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Court: Administrative Court

Sikh Federation UK challenge to Census Order 2020 dismissed

R (on the application of Gill) v Cabinet Office [No.3] [2020] EWHC 2931 (Admin)

Usually, there is a census of the population of the UK every decade. Since the 1991 census, information as to the ethnicity of respondents has been sought. Responses to the ethnic group question in the census form are provided by means of ticking the appropriate box (“tick-box”). The claimant is the Chair of the Sikh […]

No permission to appeal extradition, where applicants’ appeared by video link

Rahim & Anor v Assize Court of Bolzano (Italy) [2020] EWHC 2748 (Admin)

This case involved permission to appeal the applicants’ extradition to Italy under European Arrest Warrants and an application to add an additional ground of appeal relating to the fairness of a recent appeal hearing in Italy, which confirmed the applicants’ convictions and the sentences imposed by the first instance Italian Assize Court. The additional ground […]

Extradition order quashed, allowing appellant to care for terminally ill partner and children

Karaqi v Public Prosecutor's Office Of The Athens' Court Of Appeal, Greece [2020] EWHC 2650 (Admin)

This was an appeal brought by the Appellant against an order for his extradition to Greece. The Appellant was convicted of armed robberies in Greece in 1995 and sentenced to 13 years imprisonment. In 1996, the Appellant escaped from prison in Greece. He came to the UK in 1997 and used his own name to […]

Defendant sentenced to 16 months after persistent harassment of Judge

Oliver v Shaikh [2020] EWHC 2658 (QB)

This hearing considered a penalty for contempt of court hearing in the ongoing proceedings of Oliver v Shaikh [2020] EWHC 2658 (QB). The court considered the Defendant’s culpability for the breaches of the Order of 10 December 2019 not to write defamatory statements about the Claimant on websites, to be extremely high.  The breaches began […]

Granting of planning permission stands for development of nuclear power station, despite environmental concerns

Girling v East Suffolk Council [2020] EWHC 2579 (Admin)

In this case, the claimant asks for an order quashing the grant of planning permission for the development of a nuclear power station named Sizewell C, on the following two grounds:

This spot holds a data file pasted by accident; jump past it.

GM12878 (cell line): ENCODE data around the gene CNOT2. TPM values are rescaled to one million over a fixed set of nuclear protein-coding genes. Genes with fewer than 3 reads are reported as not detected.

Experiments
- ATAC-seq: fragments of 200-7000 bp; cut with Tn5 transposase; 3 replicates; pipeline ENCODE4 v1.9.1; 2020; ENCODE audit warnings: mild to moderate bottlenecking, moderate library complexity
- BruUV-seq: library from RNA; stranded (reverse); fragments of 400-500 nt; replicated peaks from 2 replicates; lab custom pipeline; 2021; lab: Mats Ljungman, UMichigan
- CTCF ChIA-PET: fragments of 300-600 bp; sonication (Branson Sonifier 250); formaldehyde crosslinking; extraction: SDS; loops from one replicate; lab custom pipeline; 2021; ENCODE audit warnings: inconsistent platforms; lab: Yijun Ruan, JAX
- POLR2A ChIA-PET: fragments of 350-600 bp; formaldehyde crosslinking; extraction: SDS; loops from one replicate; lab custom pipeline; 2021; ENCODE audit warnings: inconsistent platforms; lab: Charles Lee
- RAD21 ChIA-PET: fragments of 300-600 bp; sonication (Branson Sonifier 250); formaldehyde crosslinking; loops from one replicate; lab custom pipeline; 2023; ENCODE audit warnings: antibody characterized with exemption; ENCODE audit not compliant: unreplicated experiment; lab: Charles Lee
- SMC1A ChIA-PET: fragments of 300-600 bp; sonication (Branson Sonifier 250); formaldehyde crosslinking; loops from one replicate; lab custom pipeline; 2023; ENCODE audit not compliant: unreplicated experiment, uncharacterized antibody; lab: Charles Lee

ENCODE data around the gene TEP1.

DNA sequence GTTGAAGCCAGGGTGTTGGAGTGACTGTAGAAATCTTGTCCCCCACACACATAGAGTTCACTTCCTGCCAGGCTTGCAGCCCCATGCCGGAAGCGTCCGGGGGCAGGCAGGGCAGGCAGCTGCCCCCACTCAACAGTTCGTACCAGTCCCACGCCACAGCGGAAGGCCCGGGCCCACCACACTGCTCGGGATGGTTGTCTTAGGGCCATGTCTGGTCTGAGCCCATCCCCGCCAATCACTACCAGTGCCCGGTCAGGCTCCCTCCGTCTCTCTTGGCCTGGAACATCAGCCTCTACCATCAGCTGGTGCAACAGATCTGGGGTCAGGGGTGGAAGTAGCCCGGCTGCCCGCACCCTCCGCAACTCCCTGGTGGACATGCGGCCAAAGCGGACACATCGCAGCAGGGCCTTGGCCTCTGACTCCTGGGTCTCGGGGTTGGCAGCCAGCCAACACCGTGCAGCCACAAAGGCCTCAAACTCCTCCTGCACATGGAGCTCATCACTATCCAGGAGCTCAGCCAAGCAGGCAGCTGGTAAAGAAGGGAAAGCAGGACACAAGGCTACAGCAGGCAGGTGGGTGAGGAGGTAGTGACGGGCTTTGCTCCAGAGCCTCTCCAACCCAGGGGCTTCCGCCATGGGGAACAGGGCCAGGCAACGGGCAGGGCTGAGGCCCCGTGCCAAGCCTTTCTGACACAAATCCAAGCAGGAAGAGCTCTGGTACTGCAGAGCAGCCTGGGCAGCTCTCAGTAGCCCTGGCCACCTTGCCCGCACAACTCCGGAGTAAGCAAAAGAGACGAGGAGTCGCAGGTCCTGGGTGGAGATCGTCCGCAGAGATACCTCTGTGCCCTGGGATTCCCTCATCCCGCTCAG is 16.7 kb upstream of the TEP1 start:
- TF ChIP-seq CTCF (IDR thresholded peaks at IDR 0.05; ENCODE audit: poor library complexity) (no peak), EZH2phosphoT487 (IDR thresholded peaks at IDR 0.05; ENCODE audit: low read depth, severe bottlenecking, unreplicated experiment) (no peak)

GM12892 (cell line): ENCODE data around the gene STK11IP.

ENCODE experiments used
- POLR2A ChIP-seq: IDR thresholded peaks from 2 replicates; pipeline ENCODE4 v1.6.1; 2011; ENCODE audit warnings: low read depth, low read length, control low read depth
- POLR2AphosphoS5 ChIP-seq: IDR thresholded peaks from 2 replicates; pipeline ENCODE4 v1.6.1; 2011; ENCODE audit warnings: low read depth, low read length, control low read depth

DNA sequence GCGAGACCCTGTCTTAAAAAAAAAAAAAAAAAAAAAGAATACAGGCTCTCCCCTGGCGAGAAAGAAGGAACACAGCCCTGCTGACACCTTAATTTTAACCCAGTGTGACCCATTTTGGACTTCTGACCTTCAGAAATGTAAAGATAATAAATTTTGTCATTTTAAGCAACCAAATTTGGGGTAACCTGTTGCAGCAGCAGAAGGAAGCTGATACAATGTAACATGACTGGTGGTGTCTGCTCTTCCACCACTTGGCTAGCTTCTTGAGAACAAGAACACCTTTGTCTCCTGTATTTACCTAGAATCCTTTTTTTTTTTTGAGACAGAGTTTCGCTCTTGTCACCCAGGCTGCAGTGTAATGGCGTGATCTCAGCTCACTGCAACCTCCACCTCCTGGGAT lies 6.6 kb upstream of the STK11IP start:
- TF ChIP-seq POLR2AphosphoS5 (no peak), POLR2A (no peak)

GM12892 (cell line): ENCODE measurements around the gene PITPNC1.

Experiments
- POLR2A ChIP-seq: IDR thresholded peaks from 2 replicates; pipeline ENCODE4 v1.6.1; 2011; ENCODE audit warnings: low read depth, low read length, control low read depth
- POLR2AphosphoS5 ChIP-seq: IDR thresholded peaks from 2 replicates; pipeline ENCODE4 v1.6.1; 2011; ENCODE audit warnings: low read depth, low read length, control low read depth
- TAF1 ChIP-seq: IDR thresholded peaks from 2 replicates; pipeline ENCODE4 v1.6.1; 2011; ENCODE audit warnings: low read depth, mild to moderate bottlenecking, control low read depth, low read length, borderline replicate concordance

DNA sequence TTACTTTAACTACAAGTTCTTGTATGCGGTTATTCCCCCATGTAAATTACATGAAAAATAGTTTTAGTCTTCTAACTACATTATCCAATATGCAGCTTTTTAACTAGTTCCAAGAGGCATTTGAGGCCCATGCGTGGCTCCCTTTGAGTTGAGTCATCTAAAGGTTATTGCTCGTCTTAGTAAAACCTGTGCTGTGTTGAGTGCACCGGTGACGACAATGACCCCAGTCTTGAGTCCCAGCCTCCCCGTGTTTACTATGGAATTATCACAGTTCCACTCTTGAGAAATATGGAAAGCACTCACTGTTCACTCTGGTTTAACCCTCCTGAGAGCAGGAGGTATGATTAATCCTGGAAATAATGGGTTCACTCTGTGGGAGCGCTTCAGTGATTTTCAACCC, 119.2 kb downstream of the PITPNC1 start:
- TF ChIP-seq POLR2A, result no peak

the Council unlawfully failed to consider the need for, and alternatives to, the proposal for the purposes of paragraph 172 of the National Planning Policy Framework, which states: –

“Consideration of applications should include an assessment of:

a) the need for development, including in terms of any national considerations, and the impact of permitting it, or refusing it, upon the local economy;

b) the cost of, and scope for, developing outside the designated area, or meeting the need for it in some other way; and

c) any detrimental effect on the environment, the landscape and recreational opportunities, and the extent to which that could be moderated.”

the Council failed to reach a lawful conclusion that the environmental information was “up to date” contrary to regulation 26 of the Town and County Planning (Environmental Impact Assessment) Regulations 2017 (SI 2017 No. 571) (“the 2017 Regulations).

Held: the application for judicial review is dismissed.

In the circumstances of this case, where the Council was legally entitled to conclude that, viewed overall, there was no material harm to the Area of Outstanding Natural Beauty, but rather benefits to it. It is not accepted that the Council acted irrationally by not requiring a quantitative assessment of the time saving for the Sizewell C project or to consider that matter.

Furthermore, a “reasoned conclusion” of the authority is taken to be up to date if the authority judges that its conclusion addresses the likely significant environmental effects. Here the Council judged that the surveys relating to breeding birds were sufficiently reliable for present purposes. It is impossible to read the officer’s report as indicating that the Council was not satisfied that its “reasoned conclusion” under regulation 26(1) was up to date, whether in relation to the whole or any part of the environmental information.